Background radiationThe levels of background radiation we quote come from a variety of sources, as described in more detail elsewhere on the RadWatch website and beyond. Note that the numbers we quote for regions people inhabit refer to natural sources and do not include exposure resulting from travel, medical exposure, or occupation. These numbers are typically quoted in mSv/yr rather than µSv/hr. We have made the conversion to demonstrate the corresponding average hourly exposure for comparison with the data shown across our network, however it is important to understand that hourly levels can vary dramatically while remaining well within these yearly averages.
Regionally, levels can vary dramatically as well. For example, the average exposure level across the United States is ~3mSv/yr, which corresponds to roughly 0.34 µSv/hr, and is more than twice the levels generally seen in the Bay Area. (Check out our measurements!) While in other areas, like the Colorado plateau, radiation levels are closer to twice the national average.
Occupational radiationFor reference, we've also included the average exposure rate for flight crews, as an example of the increased exposure that can result from spending extended periods of time at high altitudes, where there is less atmosphere to shield cosmic radiation. It is also important to note that that level still falls well below the upper limit for occupational exposure set by the International Commission on Radiological Protection, discussed in much more detail here. Though we have stated these numbers in µSv/hr, these limits are set for yearly exposure. Hourly rates that go above these limits temporarily for hours or even days typically do not represent a health risk.
High background regionsWe've also included several examples of areas around the world that are inhabited where background radiation levels are significantly higher than the world average. Areas of Iran, India and Europe, for example, have uncommonly high levels of naturally occuring terrestrial radiation, ranging from 30-40 mSv/yr to over 100 mSv/yr.
Beaches and hot springsIt is not uncommon for beaches to have higher than average levels of radioactivity, depending on the types of sand present. For example, there is a coastal town in Brazil, Guarapari, with beaches that have extremely high levels of natural radiation. Exposure in some areas can be as high as 175 mSv per year (20μSv/h), though the average exposure for residents of the town are of course much lower. In fact, the highest level of natural background radiation on record (800mSv/yr) is on another Brazilian beach.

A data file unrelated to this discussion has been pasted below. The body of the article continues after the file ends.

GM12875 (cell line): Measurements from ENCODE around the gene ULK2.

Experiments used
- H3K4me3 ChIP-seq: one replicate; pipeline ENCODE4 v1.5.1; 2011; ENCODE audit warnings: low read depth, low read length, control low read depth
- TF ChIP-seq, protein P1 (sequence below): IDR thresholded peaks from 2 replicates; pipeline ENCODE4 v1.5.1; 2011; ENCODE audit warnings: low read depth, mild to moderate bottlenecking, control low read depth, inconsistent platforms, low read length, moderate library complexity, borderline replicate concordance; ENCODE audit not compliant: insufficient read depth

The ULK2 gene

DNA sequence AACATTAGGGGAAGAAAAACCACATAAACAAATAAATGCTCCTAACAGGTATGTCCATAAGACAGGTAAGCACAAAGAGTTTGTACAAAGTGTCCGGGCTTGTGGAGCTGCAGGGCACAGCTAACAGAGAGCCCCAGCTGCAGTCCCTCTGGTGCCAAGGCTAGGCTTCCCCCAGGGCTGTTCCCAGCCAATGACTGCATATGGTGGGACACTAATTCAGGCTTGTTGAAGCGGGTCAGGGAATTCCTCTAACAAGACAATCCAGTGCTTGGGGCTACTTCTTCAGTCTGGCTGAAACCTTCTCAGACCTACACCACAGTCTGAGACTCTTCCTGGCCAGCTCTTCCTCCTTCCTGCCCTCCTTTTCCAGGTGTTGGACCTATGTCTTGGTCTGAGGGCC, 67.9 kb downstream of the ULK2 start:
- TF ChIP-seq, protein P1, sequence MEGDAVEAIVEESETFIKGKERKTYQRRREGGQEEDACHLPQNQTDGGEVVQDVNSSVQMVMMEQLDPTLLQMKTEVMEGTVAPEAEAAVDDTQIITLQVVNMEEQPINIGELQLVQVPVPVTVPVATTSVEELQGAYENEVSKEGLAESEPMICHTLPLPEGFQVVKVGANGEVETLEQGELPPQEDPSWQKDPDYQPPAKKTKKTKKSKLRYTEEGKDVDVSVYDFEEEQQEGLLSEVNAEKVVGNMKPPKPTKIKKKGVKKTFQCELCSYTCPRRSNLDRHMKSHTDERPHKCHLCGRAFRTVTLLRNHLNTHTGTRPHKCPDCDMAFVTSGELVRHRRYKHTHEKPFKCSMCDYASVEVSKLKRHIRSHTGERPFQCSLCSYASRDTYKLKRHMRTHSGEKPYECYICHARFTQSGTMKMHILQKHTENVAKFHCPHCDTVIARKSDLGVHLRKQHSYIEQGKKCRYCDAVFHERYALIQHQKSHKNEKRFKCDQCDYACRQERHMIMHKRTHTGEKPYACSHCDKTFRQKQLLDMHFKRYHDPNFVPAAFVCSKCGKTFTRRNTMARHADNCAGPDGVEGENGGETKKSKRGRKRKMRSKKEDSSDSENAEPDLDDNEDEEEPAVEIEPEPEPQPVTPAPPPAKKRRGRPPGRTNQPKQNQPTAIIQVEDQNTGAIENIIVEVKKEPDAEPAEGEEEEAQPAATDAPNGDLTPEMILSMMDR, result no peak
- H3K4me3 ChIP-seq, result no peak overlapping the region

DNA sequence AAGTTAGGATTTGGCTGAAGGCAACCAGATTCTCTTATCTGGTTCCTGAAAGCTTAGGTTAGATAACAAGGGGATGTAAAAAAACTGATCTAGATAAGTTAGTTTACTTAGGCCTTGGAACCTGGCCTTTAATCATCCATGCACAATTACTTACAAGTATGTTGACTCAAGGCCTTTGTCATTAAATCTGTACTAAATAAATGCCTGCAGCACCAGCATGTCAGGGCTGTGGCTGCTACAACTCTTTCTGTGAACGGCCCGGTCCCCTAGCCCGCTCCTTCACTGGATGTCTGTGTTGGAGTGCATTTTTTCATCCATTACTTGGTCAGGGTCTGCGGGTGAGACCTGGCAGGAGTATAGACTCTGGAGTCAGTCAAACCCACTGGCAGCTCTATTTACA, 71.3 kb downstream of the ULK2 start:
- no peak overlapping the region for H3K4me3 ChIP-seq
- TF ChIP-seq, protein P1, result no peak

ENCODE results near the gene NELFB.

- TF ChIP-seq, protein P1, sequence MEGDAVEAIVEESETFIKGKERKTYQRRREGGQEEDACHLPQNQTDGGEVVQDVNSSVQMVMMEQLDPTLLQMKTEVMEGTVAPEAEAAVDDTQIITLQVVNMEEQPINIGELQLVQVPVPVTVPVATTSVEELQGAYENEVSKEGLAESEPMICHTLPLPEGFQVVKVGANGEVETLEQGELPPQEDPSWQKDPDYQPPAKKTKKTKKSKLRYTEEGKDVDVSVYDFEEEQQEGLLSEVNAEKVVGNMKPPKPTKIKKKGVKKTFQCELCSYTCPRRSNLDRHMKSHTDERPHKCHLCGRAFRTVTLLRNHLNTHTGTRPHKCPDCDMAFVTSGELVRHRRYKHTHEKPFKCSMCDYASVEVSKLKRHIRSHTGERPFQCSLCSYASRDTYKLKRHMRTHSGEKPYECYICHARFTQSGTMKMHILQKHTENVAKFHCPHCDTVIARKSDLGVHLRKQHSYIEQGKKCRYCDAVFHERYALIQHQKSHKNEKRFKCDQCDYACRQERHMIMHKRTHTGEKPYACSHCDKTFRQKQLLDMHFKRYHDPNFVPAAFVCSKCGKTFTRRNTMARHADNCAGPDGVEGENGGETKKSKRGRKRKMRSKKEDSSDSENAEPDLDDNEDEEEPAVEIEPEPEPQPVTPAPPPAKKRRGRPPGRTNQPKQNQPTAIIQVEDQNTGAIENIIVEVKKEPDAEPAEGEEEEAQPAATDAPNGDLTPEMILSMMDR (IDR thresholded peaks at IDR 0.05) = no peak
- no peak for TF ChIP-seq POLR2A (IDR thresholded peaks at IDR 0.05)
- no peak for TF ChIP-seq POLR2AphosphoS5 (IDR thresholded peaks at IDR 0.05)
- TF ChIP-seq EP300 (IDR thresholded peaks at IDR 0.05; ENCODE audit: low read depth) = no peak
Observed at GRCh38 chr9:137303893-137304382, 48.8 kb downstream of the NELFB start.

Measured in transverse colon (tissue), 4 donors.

It is also not uncommon for hot springs to have above average levels of radiation. A couple of the more notable examples include Mahallat, in central Iran and Arkaroola in Australia.
Ramsar, IranThough the localized radiation levels in some of the beaches and hot springs already mentioned are among the highest natural levels measured, those are not places people spend extended periods of time, so the average radiation level is much lower than the level at the beach or hot spring. However, for residents in Ramsar, in northern Iran, the level is much higher. One reason for this is the use of the naturally radioactive limestone found in that area as a building material. There are on-going investigations of whether long-term exposure to background levels this high have adverse health effects, such as increased cancer rates amoung residents of this area, but thus far no measurable effects have been found.
These are just a few examples of the range of radiation levels people around the world are exposed to, without measurable adverse effects. You can find a variety of other examples of various levels of exposure here. More information about the range of natural and occupational exposure levels, as well as the various limits set, can be found here.